I don't think it's unreasonable to suggest that the major league baseball community isn't exactly fond of the Toronto Blue Jays.
And I'm not sure I blame them.
I mean, look at this team. They're young. They're brash. They're Canadian, kinda.
Jose Bautista seethes with entitled contempt every time he takes a borderline pitch that doesn't go his way. Brett Lawrie has the temerity to run out -- or, more accurately, gallop out -- routine ground balls. Yunel Escobar plays the game with an air of casual indifference. Same goes for Colby Rasmus.
Based on purely superficial observation, this is not a particularly likeable group.
This increasingly ubiquitous distaste for the Blue Jays seemed to culminate last year when ESPN released a story -- propelled by the testimony of four anonymous major leaguers -- that accused the Jays of stealing opposing teams' signs, a nefarious scheme made possible by the efforts of a deviant known only as the Man in White.
Of course, none of the accusers could produce anything amounting to definitive evidence, and the story was essentially a smear piece with a credible masthead.
But the initial outrage that pervaded the Jays community soon subsided, and the story quickly morphed into a running gag that was lampooned by everyone from local sportscasters to the Toronto bullpen.
So when Baltimore starter Jason Hammel reignited the flames lit by that article after a poor outing against the Bluebirds on Wednesday night -- 6.2 IP, 4 ER, 9 H, 2 BB -- on one hand, it affirmed this notion that the Jays aren't well liked, and, on the other hand, reeked of a desperate attempt by a mediocre pitcher to deflect attention away from himself as his hot start continues to dissipate.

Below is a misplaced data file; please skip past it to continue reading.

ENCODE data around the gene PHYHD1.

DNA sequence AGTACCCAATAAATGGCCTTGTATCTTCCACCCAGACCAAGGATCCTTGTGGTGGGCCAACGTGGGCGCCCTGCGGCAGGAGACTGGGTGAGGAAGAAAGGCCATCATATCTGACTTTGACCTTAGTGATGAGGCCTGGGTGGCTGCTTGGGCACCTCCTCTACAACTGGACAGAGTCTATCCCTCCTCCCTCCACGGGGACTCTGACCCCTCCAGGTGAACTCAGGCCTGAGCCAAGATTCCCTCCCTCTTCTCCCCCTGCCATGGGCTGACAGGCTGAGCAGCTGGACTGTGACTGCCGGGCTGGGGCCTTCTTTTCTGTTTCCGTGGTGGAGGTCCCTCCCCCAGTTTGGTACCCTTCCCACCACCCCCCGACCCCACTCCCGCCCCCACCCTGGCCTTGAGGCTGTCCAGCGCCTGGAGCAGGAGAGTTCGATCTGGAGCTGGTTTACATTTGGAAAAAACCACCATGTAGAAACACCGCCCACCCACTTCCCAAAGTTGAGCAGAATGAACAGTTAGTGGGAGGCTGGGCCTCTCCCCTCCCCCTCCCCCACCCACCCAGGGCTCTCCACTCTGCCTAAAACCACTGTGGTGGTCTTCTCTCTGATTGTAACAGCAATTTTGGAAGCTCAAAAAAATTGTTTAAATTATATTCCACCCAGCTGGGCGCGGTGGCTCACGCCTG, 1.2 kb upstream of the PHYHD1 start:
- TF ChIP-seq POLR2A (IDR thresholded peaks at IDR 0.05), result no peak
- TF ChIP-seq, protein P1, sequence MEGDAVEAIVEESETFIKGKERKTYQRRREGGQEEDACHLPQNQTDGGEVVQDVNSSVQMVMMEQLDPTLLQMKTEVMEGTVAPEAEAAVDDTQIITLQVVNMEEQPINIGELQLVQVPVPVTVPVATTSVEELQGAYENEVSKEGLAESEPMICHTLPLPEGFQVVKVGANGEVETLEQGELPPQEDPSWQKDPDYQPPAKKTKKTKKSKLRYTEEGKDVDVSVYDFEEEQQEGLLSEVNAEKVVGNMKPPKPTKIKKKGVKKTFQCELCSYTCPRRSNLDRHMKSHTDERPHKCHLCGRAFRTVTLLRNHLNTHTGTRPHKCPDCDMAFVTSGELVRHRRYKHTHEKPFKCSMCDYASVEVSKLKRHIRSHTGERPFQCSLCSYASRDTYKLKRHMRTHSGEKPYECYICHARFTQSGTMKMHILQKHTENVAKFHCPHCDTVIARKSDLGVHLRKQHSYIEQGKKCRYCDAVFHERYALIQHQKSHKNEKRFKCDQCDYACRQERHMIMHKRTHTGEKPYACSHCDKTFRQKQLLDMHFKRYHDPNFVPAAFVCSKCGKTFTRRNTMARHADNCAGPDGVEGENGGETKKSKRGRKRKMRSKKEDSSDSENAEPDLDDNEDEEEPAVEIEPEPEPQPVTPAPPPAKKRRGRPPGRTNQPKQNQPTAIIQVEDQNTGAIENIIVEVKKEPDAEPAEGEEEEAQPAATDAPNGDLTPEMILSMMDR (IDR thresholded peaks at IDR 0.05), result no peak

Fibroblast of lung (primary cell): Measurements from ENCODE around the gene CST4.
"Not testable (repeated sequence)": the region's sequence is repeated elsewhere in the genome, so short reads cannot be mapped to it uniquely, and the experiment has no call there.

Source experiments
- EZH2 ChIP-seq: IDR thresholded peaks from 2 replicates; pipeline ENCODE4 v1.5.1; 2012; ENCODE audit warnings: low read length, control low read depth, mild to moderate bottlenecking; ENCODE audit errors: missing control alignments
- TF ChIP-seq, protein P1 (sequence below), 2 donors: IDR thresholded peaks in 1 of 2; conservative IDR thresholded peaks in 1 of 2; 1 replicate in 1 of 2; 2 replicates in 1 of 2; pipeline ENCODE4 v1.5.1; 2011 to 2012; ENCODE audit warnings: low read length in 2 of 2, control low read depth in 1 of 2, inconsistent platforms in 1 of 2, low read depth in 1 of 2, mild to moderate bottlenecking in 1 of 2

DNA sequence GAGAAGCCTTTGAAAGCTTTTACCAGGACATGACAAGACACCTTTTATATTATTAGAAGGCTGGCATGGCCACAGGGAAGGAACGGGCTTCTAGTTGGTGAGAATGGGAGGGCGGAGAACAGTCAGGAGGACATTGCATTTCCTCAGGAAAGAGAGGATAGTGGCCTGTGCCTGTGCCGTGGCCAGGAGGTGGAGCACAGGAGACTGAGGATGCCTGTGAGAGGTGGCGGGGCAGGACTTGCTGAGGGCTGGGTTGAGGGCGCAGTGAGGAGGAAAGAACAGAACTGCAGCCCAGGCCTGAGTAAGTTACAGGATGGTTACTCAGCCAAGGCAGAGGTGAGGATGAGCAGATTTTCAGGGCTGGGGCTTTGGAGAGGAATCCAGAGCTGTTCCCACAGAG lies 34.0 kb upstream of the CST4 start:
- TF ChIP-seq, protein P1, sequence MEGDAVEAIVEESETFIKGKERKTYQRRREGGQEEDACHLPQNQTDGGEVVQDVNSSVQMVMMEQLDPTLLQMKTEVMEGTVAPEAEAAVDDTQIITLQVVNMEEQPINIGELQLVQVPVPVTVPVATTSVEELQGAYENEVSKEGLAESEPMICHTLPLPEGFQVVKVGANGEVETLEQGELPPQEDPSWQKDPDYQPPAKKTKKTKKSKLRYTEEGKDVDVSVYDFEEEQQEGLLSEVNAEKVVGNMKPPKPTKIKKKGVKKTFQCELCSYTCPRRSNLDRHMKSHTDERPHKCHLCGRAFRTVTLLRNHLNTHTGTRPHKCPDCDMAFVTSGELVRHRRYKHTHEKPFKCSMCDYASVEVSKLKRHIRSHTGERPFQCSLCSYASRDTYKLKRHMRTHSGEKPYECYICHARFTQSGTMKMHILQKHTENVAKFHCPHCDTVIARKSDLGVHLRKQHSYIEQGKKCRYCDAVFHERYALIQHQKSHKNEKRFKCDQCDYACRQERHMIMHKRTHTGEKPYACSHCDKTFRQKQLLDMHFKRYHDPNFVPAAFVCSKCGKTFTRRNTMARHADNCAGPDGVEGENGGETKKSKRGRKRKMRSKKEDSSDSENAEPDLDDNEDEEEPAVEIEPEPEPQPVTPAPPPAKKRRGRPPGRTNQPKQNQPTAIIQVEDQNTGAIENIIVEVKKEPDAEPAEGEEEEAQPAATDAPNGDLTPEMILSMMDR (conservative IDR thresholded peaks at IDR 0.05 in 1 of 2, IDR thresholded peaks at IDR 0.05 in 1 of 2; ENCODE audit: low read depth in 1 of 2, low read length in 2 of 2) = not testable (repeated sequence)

At the crux of Hammel's accusations was Toronto's aggressiveness on breaking pitches. The disgruntled hurler insisted that "you can't take swings like that, not knowing they're coming."
But what's curious is that it wasn't the off-speed stuff that tickled the Jays' fancy tonight. All four homeruns surrendered by Hammel came on fastballs.
How 'bout that, Tonto?
Below are the Pitch F/X strikezone plots for the quartet of dingers Hammel served up tonight.
As you can see in this first table, it was an elevated fastball, middle-in, that Edwin Encarnacion smacked over the left-field fence in the second inning.
An inning later, Rajai Davis took Hammel yard, also on an inside fastball. Hmmm...
Are we noticing a pattern yet? Anyone? Lawrie? Bueller?
And finally, the straw that broke the Hammel's back. In all fairness, this fastball that Colby Rasmus yanked out of the ballpark was not middle-in. It was just middle.
So, Jason Hammel, it's safe to say that your accusations are as transparent as your fastballs are ineffective. I appreciate that this Toronto bunch can rub you the wrong way. Hell, if I rooted for any other team, I'd probably hate them, too. But to invoke this completely ludicrous rumour, knowing full well the gravity of those accusations, is simply unfair. It's unprofessional. It's juvenile. And it's probably part of the reason why your teamed has earned a moniker as unflattering as the Baltimore OrioLOLes.
Don't hate the player. Hate the game.